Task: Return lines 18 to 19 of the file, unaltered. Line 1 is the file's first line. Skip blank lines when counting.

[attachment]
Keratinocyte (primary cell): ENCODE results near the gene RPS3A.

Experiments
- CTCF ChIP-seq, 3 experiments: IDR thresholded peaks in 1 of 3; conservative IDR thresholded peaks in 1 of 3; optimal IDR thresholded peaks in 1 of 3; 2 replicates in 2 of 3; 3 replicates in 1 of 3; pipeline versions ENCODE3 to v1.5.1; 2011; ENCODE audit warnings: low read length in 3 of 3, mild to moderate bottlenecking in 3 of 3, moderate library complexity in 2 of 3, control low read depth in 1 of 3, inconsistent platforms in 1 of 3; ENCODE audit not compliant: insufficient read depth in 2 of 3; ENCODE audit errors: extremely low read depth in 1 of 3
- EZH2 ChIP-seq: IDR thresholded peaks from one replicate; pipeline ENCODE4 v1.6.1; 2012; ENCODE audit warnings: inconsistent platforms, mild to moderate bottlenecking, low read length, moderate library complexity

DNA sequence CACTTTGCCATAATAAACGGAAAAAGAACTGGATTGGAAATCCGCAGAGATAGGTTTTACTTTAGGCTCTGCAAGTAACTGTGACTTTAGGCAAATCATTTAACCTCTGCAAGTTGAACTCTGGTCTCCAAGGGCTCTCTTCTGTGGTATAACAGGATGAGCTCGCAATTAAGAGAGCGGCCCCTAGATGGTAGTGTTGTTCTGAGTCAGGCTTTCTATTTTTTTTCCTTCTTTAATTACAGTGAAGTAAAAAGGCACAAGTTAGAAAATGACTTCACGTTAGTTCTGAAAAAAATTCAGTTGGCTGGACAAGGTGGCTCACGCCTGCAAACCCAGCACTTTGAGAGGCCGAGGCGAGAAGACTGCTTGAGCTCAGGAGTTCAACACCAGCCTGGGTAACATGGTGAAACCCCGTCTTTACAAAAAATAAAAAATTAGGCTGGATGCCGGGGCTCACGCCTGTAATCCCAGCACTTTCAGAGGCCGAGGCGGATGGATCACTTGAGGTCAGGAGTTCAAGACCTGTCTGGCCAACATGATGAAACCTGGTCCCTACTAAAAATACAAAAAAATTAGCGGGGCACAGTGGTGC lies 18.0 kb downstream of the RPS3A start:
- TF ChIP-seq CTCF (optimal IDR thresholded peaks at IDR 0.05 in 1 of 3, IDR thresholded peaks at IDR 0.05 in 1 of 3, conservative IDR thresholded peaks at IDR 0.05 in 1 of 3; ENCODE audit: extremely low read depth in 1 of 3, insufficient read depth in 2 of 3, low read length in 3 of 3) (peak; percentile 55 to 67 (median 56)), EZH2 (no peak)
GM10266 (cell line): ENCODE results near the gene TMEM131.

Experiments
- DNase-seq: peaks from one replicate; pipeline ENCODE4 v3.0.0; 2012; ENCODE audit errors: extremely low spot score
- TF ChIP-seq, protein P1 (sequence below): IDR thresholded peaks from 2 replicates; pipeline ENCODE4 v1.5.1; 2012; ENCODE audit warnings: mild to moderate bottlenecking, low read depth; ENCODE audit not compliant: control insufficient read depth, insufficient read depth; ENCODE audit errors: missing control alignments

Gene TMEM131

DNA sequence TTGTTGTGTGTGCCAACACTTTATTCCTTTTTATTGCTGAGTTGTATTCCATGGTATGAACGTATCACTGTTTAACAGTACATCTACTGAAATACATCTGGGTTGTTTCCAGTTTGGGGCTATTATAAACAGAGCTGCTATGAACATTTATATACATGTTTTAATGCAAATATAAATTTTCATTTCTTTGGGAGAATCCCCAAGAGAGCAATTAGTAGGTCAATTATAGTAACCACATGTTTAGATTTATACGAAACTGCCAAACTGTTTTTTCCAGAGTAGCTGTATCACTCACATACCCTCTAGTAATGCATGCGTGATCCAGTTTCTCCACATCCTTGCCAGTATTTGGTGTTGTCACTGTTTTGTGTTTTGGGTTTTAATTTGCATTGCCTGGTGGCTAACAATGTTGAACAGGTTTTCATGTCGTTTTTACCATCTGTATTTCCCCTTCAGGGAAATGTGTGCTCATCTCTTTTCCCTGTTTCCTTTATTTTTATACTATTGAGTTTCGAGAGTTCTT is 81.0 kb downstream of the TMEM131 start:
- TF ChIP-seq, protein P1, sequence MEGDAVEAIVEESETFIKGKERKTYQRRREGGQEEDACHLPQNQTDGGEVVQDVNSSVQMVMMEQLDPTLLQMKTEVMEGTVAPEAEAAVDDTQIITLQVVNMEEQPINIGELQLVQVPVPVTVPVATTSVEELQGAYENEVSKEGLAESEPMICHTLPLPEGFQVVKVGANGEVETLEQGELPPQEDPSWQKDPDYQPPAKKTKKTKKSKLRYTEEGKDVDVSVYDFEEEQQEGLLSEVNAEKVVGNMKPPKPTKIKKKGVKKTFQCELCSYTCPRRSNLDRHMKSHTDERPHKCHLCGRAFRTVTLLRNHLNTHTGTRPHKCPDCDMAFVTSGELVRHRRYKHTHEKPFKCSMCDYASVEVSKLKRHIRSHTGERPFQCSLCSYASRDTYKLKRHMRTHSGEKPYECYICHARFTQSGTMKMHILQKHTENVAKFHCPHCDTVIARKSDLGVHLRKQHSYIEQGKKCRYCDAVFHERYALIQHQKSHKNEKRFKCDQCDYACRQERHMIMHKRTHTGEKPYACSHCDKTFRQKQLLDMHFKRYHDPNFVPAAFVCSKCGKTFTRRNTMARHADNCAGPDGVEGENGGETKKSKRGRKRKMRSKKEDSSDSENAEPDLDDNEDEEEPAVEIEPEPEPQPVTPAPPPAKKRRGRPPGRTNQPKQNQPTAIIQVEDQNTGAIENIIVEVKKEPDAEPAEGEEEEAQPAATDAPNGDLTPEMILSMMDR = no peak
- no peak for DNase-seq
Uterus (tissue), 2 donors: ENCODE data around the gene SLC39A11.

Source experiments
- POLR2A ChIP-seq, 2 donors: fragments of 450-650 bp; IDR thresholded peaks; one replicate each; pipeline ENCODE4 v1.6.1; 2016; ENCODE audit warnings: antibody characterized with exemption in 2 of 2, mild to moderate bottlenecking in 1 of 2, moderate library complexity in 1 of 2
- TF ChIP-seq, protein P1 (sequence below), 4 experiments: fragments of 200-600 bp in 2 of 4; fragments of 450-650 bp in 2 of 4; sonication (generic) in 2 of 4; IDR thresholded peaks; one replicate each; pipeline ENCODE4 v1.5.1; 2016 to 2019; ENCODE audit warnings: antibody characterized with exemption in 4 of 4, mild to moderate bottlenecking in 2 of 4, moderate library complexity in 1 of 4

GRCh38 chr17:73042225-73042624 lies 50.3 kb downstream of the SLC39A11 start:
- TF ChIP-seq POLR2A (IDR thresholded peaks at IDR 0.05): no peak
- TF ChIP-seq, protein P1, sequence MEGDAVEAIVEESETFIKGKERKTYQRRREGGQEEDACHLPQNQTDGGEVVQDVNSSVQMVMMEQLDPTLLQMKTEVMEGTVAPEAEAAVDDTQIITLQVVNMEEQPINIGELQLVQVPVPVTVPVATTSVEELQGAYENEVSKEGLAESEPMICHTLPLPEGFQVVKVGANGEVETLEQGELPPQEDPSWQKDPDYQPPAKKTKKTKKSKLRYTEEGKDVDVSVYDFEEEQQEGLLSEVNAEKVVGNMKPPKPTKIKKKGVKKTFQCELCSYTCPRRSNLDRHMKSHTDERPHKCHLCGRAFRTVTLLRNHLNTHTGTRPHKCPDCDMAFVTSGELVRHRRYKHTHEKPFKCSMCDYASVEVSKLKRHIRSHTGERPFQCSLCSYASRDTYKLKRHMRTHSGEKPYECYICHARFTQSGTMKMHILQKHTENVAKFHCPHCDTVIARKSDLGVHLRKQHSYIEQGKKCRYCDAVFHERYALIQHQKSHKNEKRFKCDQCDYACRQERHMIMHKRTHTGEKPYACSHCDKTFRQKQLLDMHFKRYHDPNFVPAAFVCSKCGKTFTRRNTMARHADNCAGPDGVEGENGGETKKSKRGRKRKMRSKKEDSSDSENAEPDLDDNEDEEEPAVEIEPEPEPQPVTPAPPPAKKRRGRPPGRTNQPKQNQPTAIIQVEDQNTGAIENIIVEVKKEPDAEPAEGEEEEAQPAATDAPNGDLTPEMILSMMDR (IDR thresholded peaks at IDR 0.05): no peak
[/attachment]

- TF ChIP-seq, protein P1 (sequence below), 4 experiments: fragments of 200-600 bp in 2 of 4; fragments of 450-650 bp in 2 of 4; sonication (generic) in 2 of 4; IDR thresholded peaks; one replicate each; pipeline ENCODE4 v1.5.1; 2016 to 2019; ENCODE audit warnings: antibody characterized with exemption in 4 of 4, mild to moderate bottlenecking in 2 of 4, moderate library complexity in 1 of 4

GRCh38 chr17:73042225-73042624 lies 50.3 kb downstream of the SLC39A11 start: